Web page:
The Role of Atmospheric Stability/Turbulence on Wakes at the Egmond aan Zee Offshore Wind Farm

Matthew Churchfield, Patrick Moriarty, Julie Lundquist, R. Barthelmie, G. Oxley, S. Hahn, S. Pryor

Research output: Contribution to journalArticlepeer-review

14 Scopus Citations


The aim of the paper is to present results from the NREL SOWFA project that compares simulations from models of different fidelity to meteorological and turbine data from the Egmond aan Zee wind farm. Initial results illustrate that wake behavior and impacts are strongly impacted by turbulence intensity [1]. This includes both power losses from wakes and loading illustrated by the out of plane bending moment. Here we focus on understanding the relationship between turbulence and atmospheric stability and whether power losses due to wakes can effectively be characterized by measures of turbulence alone or whether atmospheric stability as a whole plays a fundamental role in wake behavior. The study defines atmospheric stability using the Monin-Obukhov length estimated based on the temperature difference between 116 and 70 m. The data subset selected using this method for the calculation of the Monin-Obukhov length indicate little diurnal or directional dependence of the stability classes but a dominance of stable classes in the spring/unstable classes in fall and of near-neutral classes at high wind speeds (Figure 2). The analysis is complicated by the need to define turbulence intensity. We can select the ratio of the standard deviation of wind speed to mean wind speed in each observation period using data from the meteorological mast, in which case a substantial amount of data must be excluded due to the presence of the wind farm. An alternative is to use data from the wind turbines which could provide a larger data set for analysis. These approaches are examined and compared to illustrate their robustness. Finally, power losses from wakes are categorized according to stability and/or turbulence in order to understand their relative importance in determining the behavior of wind turbine wakes.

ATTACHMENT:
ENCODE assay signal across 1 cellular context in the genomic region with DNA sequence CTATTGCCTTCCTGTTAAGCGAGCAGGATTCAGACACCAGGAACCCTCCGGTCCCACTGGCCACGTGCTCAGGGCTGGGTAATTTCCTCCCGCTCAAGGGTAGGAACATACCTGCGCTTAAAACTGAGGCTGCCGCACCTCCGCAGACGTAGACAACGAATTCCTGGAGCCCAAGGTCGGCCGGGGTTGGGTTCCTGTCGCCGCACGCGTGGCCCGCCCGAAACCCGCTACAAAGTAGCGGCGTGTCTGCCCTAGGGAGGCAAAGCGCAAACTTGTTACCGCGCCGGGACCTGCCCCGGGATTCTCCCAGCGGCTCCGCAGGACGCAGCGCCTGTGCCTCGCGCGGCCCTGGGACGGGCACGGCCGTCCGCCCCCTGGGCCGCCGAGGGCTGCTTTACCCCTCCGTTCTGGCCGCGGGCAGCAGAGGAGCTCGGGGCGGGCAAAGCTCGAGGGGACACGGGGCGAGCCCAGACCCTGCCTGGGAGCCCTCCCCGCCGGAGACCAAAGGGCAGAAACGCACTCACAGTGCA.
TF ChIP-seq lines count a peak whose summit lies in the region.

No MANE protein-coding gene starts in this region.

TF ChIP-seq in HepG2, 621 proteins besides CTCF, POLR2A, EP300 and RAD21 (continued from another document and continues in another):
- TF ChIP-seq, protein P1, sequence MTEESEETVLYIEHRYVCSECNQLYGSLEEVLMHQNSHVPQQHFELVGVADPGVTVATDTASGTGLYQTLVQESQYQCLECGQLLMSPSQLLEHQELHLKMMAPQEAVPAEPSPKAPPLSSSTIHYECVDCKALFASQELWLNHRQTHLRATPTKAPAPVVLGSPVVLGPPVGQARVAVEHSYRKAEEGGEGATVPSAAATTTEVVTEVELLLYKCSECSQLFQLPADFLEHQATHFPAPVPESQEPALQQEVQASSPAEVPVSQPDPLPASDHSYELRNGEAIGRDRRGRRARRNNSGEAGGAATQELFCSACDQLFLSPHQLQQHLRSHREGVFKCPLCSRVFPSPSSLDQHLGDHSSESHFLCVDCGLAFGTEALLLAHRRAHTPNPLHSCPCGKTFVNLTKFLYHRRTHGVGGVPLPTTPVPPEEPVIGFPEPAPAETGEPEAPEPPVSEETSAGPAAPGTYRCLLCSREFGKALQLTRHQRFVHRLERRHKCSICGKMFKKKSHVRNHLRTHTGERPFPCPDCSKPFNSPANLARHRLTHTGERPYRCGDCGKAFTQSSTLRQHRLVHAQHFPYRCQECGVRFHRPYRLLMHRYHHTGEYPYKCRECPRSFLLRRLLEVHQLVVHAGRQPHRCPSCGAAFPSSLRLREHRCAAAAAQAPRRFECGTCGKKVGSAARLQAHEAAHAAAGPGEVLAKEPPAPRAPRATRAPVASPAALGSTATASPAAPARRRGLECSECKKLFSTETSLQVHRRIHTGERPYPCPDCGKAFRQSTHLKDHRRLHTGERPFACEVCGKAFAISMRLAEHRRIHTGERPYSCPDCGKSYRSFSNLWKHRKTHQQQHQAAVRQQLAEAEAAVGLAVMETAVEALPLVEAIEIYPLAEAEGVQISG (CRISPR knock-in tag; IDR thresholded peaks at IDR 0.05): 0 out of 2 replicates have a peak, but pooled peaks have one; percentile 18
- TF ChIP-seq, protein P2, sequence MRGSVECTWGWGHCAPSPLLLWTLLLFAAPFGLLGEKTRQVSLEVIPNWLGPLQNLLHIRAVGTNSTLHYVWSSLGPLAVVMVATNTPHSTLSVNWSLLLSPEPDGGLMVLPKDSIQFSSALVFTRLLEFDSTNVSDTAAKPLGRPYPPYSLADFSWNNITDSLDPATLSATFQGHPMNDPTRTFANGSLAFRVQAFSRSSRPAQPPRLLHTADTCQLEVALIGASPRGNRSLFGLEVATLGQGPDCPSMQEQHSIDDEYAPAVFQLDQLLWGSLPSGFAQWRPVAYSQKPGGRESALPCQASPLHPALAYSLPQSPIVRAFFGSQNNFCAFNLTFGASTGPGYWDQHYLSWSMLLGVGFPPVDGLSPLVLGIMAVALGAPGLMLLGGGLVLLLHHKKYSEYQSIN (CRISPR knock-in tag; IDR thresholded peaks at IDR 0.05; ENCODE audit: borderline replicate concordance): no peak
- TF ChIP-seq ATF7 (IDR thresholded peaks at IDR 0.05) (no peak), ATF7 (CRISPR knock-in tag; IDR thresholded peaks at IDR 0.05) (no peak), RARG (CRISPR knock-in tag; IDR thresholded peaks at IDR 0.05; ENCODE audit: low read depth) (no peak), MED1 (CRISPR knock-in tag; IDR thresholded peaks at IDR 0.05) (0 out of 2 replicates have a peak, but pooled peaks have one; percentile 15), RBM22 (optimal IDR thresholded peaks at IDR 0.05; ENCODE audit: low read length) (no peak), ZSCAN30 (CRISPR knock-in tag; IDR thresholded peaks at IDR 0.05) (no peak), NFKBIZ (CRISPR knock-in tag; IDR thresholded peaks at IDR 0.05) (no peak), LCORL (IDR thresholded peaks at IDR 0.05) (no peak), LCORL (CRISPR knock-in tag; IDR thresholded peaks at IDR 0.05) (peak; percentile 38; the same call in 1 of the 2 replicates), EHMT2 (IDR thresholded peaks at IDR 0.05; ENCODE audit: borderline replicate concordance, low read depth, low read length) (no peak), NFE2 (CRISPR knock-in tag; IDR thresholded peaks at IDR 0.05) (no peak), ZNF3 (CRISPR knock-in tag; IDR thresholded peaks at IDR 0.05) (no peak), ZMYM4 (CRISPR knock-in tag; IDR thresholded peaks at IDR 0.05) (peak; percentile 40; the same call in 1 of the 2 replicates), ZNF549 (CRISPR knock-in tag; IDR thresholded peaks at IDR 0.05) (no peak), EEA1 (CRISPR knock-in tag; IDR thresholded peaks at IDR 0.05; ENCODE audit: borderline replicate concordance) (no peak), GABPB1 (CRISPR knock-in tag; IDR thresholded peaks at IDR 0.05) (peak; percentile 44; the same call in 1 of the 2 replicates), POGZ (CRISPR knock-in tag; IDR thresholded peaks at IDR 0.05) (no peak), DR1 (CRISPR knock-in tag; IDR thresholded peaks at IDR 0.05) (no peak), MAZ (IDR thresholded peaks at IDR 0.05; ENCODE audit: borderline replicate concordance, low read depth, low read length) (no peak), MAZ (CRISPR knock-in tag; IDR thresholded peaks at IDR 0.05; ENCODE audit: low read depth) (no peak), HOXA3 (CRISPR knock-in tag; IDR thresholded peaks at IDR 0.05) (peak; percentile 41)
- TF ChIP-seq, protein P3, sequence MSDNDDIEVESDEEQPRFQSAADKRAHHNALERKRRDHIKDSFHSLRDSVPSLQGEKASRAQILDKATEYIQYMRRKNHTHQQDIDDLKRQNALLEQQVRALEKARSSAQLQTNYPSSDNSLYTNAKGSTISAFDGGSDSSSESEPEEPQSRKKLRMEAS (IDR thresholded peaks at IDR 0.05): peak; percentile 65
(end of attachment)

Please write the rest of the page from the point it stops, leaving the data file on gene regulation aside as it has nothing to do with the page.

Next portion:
Original languageAmerican English
Article numberArticle No. 012002
Number of pages10
JournalJournal of Physics: Conference Series
Issue number1
StatePublished - 18 Jun 2015
Event4th Wake Conference 2015 - Visby, Sweden
Duration: 9 Jun 201511 Jun 2015

Bibliographical note

Publisher Copyright:
© Published under licence by IOP Publishing Ltd.

NREL Publication Number

  • NREL/JA-5000-70106


  • atmospheric stability
  • turbulence
  • wake behavior
  • wind farm


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